India has multiplied its per capita income levels many times over since 1950, and has done so far faster in recent years than Britain or the United States did during and after the industrial revolution. In the last 15 years, India has pulled more people out of poverty than in the previous 45 – 10 million people a year on average in the last decade. The country has visibly prospered, and, despite population growth, per capita income has grown faster than ever before. The current financial crisis is unlikely to change the basic success story.
Indian Americans are in fact a new “model minority.” Despite constituting less than 1% of the U.S. population, Indian-Americans are 3% of the nation’s engineers, 7% of its IT workers and 8% of its physicians and surgeons. The overrepresentation of Indians in these fields is striking–in practical terms, your doctor is nine times more likely to be an Indian-American than is a random passerby on the street. So why do Indian Americans perform so well? A natural answer is self-selection. Someone willing to pull up roots and move halfway around the world will tend to be more ambitious and hardworking than the average person.
Entrepreneurialism has become cool. Victor Hugo once remarked: “You can resist an invading army; you cannot resist an idea whose time has come.” Today entrepreneurship is such an idea. The triumph of entrepreneurship is driven by profound technological change. A trio of inventions—the personal computer, the mobile phone and the internet—is democratising entrepreneurship at a cracking pace. Today even cash-strapped innovators can reach markets that were once the prerogative of giant organisations. An activity that was once regarded as peripheral, perhaps even reprehensible, has become cool, celebrated by politicians and embraced by the rising generation.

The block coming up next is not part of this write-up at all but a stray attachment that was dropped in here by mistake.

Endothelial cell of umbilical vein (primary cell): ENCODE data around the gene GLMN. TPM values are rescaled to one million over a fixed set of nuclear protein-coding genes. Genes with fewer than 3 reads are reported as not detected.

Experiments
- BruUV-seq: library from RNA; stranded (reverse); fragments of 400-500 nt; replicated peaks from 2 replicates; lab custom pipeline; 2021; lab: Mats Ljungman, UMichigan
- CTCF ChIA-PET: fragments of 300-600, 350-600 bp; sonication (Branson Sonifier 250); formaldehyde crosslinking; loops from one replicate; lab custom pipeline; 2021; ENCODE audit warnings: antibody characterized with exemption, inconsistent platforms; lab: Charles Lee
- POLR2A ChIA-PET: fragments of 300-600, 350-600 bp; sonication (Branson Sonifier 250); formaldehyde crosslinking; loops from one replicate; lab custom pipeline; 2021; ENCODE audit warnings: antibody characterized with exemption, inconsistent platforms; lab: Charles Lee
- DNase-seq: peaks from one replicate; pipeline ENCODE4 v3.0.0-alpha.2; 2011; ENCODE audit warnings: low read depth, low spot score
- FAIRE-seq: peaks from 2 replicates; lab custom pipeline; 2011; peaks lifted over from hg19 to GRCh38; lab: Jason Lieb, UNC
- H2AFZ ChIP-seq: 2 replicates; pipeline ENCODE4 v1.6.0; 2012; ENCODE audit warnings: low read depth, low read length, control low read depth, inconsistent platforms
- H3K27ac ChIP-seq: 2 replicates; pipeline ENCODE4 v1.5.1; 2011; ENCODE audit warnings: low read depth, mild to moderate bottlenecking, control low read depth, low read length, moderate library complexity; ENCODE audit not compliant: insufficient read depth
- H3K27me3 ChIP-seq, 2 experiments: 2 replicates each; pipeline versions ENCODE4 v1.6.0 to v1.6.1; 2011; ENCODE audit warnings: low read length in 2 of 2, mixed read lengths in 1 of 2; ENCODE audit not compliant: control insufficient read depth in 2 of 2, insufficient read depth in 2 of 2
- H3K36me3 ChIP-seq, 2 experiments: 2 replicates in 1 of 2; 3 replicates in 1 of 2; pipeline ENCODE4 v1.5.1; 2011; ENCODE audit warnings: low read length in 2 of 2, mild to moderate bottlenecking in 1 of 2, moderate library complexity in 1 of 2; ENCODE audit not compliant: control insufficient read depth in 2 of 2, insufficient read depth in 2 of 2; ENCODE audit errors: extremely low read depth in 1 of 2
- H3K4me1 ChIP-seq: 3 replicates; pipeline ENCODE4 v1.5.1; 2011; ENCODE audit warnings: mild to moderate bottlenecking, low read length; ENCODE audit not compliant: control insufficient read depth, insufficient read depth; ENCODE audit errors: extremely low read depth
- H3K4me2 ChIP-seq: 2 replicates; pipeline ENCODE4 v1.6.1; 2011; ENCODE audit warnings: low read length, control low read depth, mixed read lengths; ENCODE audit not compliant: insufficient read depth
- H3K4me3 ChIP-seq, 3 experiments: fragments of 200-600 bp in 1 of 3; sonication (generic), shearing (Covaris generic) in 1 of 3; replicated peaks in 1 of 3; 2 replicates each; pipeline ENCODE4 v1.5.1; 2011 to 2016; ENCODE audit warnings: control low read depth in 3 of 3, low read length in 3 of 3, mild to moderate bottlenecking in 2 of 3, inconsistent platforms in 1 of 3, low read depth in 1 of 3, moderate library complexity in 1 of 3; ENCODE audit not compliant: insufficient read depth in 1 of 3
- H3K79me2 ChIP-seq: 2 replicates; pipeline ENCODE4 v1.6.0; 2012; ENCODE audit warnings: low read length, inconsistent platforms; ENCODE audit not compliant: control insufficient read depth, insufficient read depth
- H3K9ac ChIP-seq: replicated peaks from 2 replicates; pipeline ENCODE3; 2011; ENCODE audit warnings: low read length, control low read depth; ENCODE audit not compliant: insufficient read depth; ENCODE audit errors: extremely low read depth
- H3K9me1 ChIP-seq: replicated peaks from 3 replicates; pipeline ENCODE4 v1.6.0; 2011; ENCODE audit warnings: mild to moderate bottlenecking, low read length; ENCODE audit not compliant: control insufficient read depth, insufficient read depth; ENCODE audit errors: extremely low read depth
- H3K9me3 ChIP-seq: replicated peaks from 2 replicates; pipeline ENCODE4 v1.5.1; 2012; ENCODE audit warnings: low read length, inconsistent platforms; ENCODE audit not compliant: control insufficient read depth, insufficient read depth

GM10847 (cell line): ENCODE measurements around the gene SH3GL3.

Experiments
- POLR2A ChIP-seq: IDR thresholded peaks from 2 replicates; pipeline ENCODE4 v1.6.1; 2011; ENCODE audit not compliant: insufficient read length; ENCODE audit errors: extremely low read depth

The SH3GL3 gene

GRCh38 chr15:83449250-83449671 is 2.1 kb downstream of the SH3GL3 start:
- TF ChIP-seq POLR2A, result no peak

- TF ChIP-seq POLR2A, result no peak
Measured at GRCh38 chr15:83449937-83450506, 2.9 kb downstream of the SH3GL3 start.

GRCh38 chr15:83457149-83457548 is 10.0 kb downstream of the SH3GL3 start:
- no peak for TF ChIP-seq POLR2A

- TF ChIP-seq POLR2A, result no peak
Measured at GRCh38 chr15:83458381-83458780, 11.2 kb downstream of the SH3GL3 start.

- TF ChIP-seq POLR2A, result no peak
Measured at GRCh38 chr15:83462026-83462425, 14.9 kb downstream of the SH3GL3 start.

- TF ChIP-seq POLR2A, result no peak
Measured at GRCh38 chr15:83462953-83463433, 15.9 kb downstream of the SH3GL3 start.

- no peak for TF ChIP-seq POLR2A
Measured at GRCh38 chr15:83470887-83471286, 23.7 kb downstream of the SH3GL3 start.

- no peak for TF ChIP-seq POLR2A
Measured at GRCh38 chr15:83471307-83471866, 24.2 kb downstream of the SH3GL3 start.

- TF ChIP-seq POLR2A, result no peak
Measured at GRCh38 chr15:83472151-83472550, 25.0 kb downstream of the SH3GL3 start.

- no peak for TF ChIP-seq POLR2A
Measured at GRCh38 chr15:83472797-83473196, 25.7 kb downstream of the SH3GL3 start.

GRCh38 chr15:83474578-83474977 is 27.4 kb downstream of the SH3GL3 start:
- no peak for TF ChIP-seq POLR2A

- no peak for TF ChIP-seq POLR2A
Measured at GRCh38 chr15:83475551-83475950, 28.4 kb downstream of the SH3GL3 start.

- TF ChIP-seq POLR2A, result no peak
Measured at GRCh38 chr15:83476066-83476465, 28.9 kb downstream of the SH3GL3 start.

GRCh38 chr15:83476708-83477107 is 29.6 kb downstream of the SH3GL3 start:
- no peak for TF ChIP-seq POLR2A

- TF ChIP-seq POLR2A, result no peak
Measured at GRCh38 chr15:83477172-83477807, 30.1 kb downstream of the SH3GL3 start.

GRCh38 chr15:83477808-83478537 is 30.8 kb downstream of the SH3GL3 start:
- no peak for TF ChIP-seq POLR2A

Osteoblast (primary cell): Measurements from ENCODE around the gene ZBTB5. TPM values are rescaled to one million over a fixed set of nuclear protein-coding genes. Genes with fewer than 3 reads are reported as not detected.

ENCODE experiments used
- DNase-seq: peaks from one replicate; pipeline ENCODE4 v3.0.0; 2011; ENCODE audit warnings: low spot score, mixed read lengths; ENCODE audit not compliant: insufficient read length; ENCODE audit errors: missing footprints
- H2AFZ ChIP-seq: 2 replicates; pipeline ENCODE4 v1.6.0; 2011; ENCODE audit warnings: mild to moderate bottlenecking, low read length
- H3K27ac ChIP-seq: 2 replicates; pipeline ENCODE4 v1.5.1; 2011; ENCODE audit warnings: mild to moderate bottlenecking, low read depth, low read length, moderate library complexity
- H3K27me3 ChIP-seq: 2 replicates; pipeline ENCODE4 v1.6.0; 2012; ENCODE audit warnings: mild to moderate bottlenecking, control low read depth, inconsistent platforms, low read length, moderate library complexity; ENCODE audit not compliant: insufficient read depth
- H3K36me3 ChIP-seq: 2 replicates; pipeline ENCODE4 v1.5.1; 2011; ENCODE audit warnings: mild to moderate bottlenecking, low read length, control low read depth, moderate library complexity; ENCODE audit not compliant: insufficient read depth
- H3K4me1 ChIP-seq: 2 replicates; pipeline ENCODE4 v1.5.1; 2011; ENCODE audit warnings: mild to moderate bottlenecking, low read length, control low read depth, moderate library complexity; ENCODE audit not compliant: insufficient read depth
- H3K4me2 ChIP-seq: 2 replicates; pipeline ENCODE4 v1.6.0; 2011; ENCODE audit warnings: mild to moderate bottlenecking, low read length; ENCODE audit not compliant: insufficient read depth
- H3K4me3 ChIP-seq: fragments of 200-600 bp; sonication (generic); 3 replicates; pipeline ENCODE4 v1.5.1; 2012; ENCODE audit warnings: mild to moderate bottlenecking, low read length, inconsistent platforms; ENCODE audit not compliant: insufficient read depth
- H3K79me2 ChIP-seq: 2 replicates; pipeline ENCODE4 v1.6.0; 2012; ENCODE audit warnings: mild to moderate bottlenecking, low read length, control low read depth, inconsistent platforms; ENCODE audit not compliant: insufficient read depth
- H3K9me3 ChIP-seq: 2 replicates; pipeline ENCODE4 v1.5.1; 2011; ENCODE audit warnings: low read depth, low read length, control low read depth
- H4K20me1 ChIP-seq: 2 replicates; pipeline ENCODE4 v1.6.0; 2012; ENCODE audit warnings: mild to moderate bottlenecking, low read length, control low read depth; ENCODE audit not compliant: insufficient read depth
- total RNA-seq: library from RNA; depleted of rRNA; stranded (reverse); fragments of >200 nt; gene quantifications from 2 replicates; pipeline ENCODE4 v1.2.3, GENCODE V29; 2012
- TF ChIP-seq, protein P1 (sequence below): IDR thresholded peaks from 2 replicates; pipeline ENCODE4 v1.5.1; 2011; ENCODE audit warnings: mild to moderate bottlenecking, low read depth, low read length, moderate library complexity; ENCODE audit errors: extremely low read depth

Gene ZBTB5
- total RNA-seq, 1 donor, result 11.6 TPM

It is open to question whether India is really governable from the centre – New Delhi. It is already inaccurate to call the two main contenders – the governing Congress party and the Hindu revivalist Bharatiya Janata party – national parties. The species no longer exists. India’s political spectrum is so fragmented that this Congress government heads a coalition of 13 parties – until last year with external Communist support. It replaced a BJP that bounced around inside a 23-party coalition.
A half-century after the Lhasa uprising, it’s time for China to learn from its past mistakes. China has little to lose and much to gain from engaging in serious talks. The Dalai Lama alone is capable of uniting Tibetans behind an agreement with the Chinese government, and at 73, may not be around much longer to seal a deal. China may think that it can hold on until he passes. But the Dalai Lama is the voice of moderation, while the younger generation is pushing for independence and a more radical approach.
Contrary to Chinese propaganda, Tibet was not traditionally a part of China. Over the centuries, relations between China and Tibet were characterized by varying degrees of association spanning the spectrum from sovereignty to suzerainty to independence. The People’s Liberation Army invaded Tibet in the middle of the last century precisely because Tibetans did not consent to Beijing’s rule.
The film has been sharply criticised as “poverty porn”. Well-respected local filmmakers have described the film as titillating western audiences with its portrayal of slum life. “It’s nothing but a mediocre Bollywood film, which has used references from several Hindi films very smartly,” …
Governments around the world are grappling with some of the toughest decisions faced in generations. In severe recession, they are collectively considering as much as $4,500bn (€3,600bn, £3,200bn) in stimulus investments.